Community Strategy Insights

The latest insights on community strategy, technology, and value by FeverBee’s founder, Richard Millington

Changing Attitudes vs. Changing Behavior

Richard Millington
Richard Millington

Founder of FeverBee

Yes, you can change the behavior once.

If the reward is high enough, the nudge is big enough, and it’s a novel idea, you can get people to do almost anything once.

But one-off actions don’t lead to a sustained change in behavior. If someone joins your community to get a free eBook they’re not going to be a regular participant.

Yet we constantly try to change the behavior instead of changing the attitude towards that behavior. We increase the size of the reward instead of making the behavior itself something people want to do.

Changing attitudes is a process. It’s a process you can go through with your audience. Begin with interviewing 10 members about the behavior you want them to perform. How do they feel about it? (not what they think about it, but how they feel about it).

Isolate the exact words they use and repeat them back to them for better understanding. Now use those very words and ideas to reframe how they feel about the behavior.

Years ago I worked on a community for teachers. Participation was dire. Every member I interviewed said they were too busy to participate. Some hadn’t even had the time to read the invitation email. They classified it as yet another frustrating initiative by management that didn’t understand their exhaustion and frustration.

Notice the problem here? Anything ‘new’ we proposed was almost certainly going to be rejected because it’s yet another new initiative. More frustration = more burden. The key is to reduce the frustration.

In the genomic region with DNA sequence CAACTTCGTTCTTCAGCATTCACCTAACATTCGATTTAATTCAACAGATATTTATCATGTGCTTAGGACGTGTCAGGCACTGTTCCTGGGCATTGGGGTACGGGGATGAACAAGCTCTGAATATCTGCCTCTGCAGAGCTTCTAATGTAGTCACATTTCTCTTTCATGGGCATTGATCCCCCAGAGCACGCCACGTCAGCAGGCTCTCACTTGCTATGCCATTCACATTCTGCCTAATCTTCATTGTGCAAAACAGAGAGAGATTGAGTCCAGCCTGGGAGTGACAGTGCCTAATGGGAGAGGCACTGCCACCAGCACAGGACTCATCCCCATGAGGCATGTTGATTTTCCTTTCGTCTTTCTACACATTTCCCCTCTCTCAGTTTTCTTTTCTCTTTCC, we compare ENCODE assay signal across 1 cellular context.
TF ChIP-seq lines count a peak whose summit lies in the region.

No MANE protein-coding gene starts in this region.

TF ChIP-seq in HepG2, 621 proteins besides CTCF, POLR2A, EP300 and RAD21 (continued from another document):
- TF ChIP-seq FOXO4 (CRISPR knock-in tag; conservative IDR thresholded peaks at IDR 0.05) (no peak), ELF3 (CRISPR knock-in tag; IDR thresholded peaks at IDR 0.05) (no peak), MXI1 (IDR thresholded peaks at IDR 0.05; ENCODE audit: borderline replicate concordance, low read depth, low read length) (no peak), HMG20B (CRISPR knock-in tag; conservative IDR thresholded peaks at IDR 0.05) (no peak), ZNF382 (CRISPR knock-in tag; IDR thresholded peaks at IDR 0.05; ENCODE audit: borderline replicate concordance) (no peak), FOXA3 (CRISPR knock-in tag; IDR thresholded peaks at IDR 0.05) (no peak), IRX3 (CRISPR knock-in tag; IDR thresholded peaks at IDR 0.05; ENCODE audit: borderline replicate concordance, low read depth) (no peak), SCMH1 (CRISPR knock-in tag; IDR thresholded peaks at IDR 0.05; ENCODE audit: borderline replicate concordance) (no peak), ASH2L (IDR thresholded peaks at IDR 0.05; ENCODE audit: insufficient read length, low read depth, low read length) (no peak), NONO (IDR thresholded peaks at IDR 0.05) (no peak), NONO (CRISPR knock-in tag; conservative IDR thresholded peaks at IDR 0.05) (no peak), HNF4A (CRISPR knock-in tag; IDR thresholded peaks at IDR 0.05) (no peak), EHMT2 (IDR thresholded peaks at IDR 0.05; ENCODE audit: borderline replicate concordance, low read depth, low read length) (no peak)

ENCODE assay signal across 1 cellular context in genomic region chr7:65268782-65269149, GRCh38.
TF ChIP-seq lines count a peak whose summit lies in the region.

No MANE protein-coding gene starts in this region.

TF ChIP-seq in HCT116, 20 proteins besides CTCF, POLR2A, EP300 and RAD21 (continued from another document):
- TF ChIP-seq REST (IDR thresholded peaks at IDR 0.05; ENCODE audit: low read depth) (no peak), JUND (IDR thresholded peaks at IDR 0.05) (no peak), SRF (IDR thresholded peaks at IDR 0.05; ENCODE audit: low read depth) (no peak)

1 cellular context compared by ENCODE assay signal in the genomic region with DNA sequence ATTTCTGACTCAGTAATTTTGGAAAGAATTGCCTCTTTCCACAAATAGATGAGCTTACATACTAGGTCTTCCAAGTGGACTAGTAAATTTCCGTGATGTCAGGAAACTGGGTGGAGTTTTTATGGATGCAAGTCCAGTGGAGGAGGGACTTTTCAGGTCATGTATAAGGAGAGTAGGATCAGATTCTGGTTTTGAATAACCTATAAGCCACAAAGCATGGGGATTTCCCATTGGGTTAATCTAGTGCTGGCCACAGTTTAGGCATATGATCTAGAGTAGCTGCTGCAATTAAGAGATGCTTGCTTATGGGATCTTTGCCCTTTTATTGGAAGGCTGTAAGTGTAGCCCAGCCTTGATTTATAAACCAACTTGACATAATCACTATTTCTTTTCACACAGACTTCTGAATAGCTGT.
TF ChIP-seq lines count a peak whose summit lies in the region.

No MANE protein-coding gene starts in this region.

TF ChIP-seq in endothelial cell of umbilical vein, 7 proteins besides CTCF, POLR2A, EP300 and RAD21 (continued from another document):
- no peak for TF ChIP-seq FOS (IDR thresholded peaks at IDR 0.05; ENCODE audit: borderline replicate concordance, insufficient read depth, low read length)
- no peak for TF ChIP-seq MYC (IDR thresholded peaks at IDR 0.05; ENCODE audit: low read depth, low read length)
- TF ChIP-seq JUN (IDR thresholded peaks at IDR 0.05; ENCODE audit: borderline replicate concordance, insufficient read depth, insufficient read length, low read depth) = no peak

So we relaunched the community as a place for teachers to swap quick time-saving hacks. We turned that frustration into a trigger. There must be a quicker way to do {x}, mustn’t there?

We began letting teachers estimate and track the time they had saved. It became a competition. Members wanted to feel smart. We scanned the web for teacher time-saving tips and invited the authors to give webinars. Activity exploded in weeks. We used frustration to open the door, but the sense of feeling smart (and potentially superior) to drive long-term activity.

The problem with so much advice about increasing participation is it doesn’t affect the underlying activity. It’s a quick hit in an increasingly frantic world. Many of you are struggling with participation today.

Go speak to your members. Really listen to how they feel about their community. Pick up on their mood and their emotions. Then reframe the behavior you want them to do that can match their current mood. You might be amazed at the result.

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